• Smith, John. A Catalogue Raisonné of the Works of the Most Eminent Dutch, Flemish and French Painters. 9 vols. London, 1829–42. 1:81, no. 79.
  • Waagen, Gustav Friedrich. Treasures of Art in Great Britain: Being an Account of the Chief Collections of Paintings, Drawings, Sculptures, Illuminated MSS., etc. Translated by Elizabeth Eastlake. 3 vols. London, 1854–57, 2:200.
  • City Art Gallery. Catalogue of the Art Treasures of the United Kingdom: Collected at Manchester in 1857. Exh. cat. Manchester, City Art Gallery. London, 1857, 74, no. 1078.
  • Bürger, William [Etienne-Joseph-Théophile Thoré]. Trésors d’Art en Angleterre. Paris, 1865, 279.
  • Champlin, John Denison, and Charles C. Perkins. Cyclopedia of Painters and Paintings. 4 vols. New York, 1886–87, 3:265.
  • Royal Academy of Arts. Winter Exhibition: Exhibition of Works by the Old Masters, and by Deceased Masters of the British School… Exh. cat. London, Royal Academy of Arts. London, 1894, 14, no. 49.
  • Roberts, William. Memorials of Christie’s: A Record of Art Sales from 1766–1896. 2 vols. London, 1897, 2:156.
  • Lakenhal Museum. Fêtes de Rembrandt à Leyde: Catalogue de l’exposition de tableaux et de dessins de Rembrandt et d’autres maîtres de Leyde, du dix-septième siècle. Exh. cat. Leiden, Lakenhal Museum. Leiden, 1906, 12, no. 27.
  • Von Wurzbach, Alfred. Niederländisches Künstler-Lexicon. 3 vols. Vienna and Leipzig, 1906–11, 2:195.
  • Mireur, Hippolyte. Dictionnaire des ventes d’art faites en France et à l’éntranger pendant les XVIIIe et XIXe siècles. 7 vols. Paris, 1911–12, 5:187.
  • Graves, Algernon. A Century of Loan Exhibitions, 1813–1912. 5 vols. New York, 1913, 2:777–78.
  • Graves, Algernon. Art Sales From Early in the Eighteenth Century to Early in the Twentieth Century. 3 vols. London, 1918–21, 2:220.
  • Burlington Fine Arts Club. Catalogue of Pictures and Other Objects of Art Selected from the Collections of Mr. Robert Holford (1808–1892) mainly from Westonbirt in Gloucestershire. Exh. cat. London, Burlington Fine Arts Club. London, 1921, 26, no. 35.
  • Hofstede de Groot, Cornelis. A Catalogue Raisonné of the Works of the Most Eminent Dutch        Painters of the Seventeenth Century Based on the Work of John Smith. Edited and        translated by Edward G. Hawke. 8 vols. London, 1907–28, 10:28, no. 101. Originally    published as Beschreibendes und kritisches Verzeichnis der Werke der hervorragendsten         höllandischen Maler des XVII. Jahrhunderts. 10 vols. Esslingen and Paris, 1907–28.
  • Benson, Robert. The Holford Collection: Dorchester House. 2 vols. London, 1927, 2:32, no. 156.
  • Bénézit, Emmanuel. Dictionnaire Critique et Documentaire des Peintres, Sculpteurs, Dessinateurs et Graveurs. 10 vols. Paris, 1953, 4:117.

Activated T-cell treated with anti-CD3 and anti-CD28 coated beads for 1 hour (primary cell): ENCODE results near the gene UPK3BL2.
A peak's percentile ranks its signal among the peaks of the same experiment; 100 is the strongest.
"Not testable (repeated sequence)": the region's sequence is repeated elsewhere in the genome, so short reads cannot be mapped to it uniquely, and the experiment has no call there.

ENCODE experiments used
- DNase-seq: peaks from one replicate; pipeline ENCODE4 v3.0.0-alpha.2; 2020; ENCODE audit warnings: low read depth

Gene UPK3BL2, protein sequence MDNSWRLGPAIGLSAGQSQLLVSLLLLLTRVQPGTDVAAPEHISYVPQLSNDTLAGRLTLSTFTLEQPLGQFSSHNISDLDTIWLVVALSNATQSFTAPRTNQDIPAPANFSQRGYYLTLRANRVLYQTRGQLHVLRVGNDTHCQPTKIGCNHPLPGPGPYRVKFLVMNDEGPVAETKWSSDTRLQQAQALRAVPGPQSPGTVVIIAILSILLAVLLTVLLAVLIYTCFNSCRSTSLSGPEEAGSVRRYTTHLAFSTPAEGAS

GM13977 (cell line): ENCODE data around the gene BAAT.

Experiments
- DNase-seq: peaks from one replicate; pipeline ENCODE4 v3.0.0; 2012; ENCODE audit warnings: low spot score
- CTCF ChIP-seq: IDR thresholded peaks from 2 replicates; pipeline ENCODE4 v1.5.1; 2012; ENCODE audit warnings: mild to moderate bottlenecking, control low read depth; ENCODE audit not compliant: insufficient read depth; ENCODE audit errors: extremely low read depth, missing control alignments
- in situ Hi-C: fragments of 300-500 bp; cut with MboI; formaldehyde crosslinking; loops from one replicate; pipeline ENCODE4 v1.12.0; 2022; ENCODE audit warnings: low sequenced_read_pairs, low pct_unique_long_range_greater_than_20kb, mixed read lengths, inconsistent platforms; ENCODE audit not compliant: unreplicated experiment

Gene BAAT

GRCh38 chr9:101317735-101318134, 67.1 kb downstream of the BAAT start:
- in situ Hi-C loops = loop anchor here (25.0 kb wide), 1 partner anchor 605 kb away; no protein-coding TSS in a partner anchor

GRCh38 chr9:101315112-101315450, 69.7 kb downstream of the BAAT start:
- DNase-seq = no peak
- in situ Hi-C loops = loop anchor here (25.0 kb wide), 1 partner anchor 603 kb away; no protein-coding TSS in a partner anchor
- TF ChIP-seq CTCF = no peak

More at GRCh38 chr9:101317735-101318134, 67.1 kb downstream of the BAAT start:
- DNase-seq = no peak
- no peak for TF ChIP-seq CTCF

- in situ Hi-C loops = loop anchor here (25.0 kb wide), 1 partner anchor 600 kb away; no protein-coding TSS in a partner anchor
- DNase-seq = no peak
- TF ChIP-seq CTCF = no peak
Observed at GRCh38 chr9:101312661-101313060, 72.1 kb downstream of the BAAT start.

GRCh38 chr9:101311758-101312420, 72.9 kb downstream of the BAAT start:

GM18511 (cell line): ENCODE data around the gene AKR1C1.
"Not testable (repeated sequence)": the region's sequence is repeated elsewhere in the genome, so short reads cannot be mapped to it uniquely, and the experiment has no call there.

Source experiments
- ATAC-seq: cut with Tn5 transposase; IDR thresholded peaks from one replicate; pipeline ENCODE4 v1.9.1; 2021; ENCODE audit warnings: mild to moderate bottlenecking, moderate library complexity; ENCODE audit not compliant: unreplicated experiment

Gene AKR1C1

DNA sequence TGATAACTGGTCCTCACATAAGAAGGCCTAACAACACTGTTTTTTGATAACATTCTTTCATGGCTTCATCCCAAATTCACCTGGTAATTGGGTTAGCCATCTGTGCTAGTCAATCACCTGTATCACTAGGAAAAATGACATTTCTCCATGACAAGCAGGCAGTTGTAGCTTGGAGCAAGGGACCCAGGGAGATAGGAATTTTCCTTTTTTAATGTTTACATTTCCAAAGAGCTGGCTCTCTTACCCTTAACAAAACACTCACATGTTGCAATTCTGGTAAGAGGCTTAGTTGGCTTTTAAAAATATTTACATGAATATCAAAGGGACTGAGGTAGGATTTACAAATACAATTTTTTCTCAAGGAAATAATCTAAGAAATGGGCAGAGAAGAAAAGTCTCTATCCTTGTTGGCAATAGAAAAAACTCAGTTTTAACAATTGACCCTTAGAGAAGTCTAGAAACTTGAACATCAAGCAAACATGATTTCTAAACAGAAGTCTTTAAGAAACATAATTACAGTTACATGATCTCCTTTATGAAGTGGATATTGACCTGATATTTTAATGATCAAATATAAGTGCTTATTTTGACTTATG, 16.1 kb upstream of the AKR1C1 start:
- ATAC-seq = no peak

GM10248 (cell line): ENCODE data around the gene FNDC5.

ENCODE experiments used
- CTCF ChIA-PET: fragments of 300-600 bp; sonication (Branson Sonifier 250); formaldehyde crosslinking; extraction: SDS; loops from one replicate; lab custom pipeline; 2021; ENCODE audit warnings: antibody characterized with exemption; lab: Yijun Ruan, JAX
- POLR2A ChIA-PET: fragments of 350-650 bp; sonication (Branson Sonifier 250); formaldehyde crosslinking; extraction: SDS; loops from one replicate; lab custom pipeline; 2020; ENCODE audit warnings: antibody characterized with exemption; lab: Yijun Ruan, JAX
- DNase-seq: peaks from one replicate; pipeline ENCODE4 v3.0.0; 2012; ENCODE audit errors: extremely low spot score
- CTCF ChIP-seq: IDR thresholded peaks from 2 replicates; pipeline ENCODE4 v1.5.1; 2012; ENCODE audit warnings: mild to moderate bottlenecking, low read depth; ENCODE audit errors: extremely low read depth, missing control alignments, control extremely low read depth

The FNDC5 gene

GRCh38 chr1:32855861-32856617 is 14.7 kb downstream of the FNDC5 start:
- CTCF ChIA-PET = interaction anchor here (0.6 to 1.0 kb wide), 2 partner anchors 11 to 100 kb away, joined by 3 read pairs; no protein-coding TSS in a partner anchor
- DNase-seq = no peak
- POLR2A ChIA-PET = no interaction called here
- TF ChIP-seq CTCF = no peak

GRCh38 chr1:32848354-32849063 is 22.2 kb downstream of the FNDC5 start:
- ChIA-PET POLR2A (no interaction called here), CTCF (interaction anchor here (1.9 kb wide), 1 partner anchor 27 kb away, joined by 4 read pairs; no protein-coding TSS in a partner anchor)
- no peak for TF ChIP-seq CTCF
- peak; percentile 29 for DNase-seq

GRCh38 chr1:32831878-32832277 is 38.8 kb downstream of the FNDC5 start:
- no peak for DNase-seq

• Naumann, Otto. Frans van Mieris (1635–1681) the Elder. 2 vols. Doornspijk, 1981, 1:44–46; 2:18–19, no. 16.
  • Moiso-Diekamp, Cornelia. Das Pendant in der Holländischen Malerei des 17. Jahrhunderts, Frankfurt am Main, 1987, 383, no. D6.
  • Buvelot, Quentin. “Le Repo devant l’auberge.” In Tableaux flamands et hollandais du Museé Fabre de Montpellier. Edited by Quentin Buvelot, Michel Hilaire, and Oliver Zeder, 195, no. 6. Exh. cat. Paris, Netherlands Institute; Montpellier, Fabre Museum. Paris and Montpellier, 1998.
  • Horowitz, Isabel. “The Materials and Techniques of European Paintings on Copper Supports.” In Copper as Canvas: Two Centuries of Masterpiece Paintings on Copper, 1575–1775. Edited by Michael Komanecky, 88, n. 41. Exh. cat. Phoenix, Phoenix Art Museum; Kansas City, Nelson-Atkins Museum of Art; The Hague, Royal Cabinet of Paintings Mauritshuis. New York, 1999.
  • Laabs, Annegret, and Christoph Schölzel. Von der lustvollen Betrachtung der Bilder: Leidener Feinmaler in der Dresdener Gemäldegalerie. Exh. cat. Dresden, Old Masters Picture Gallery. Leipzig, 2000, 65, 67, n. 120.
  • Laabs, Annegret and Christoph Schölzel. The Leiden fijnschilders from Dresden. Edited by Christiaan Vogelaar, 69, n. 18. Exh. cat. Leiden, Stedelijk Museum de Lakenhal. Zwolle,       2000.
  • Beaujean, Dieter. “Der Besuch im Atelier, um 1655.” In Wettstreit der Künste: Malerei und Skulptur von Dürer bis Daumier. Edited by Ekkehard Mai and Kurt Wettengl, 328. Exh. cat. Munich, Haus der Kunst; Cologne, Wallraf-Richartz Museum. Wolfratshausen, 2002.
  • Buvelot, Quentin, Otto Naumann, and Eddy de Jongh. Frans van Mieris 1635–1681. Edited by Quentin Buvelot, 98–100, no. 10, 232, no. 16. Exh. cat. The Hague, Mauritshuis; Washington, National Gallery of Art. Zwolle, 2005.
  • McCarthy, Alexa.  “Traveler at Rest.” In Masterpieces of The Leiden Collection: The Age of Rembrandt. Edited by Blaise Ducos and Dominique Surh, 2017, 46, no. 13. Exh. cat. Paris, Musée du Louvre. Paris, 2017.